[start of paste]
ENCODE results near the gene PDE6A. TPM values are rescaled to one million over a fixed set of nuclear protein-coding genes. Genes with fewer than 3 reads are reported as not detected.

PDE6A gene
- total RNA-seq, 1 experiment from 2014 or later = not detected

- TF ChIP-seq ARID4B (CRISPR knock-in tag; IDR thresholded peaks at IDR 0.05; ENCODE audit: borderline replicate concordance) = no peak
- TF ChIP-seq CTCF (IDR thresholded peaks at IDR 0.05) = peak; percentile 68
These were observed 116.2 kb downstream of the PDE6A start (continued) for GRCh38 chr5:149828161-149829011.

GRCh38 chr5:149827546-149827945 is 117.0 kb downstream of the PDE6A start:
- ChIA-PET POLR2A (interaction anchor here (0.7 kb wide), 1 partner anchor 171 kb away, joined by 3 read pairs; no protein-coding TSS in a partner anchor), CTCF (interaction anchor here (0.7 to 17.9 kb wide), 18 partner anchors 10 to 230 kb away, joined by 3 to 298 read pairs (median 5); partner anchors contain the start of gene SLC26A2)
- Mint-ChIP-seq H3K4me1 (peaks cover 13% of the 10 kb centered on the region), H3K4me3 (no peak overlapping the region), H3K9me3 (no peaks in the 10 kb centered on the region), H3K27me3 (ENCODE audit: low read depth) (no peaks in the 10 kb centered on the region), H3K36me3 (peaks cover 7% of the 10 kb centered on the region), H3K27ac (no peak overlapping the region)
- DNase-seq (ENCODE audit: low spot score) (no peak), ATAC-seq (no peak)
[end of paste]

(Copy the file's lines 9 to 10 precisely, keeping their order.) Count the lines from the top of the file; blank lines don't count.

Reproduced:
- Mint-ChIP-seq H3K4me1 (peaks cover 13% of the 10 kb centered on the region), H3K4me3 (no peak overlapping the region), H3K9me3 (no peaks in the 10 kb centered on the region), H3K27me3 (ENCODE audit: low read depth) (no peaks in the 10 kb centered on the region), H3K36me3 (peaks cover 7% of the 10 kb centered on the region), H3K27ac (no peak overlapping the region)
- DNase-seq (ENCODE audit: low spot score) (no peak), ATAC-seq (no peak)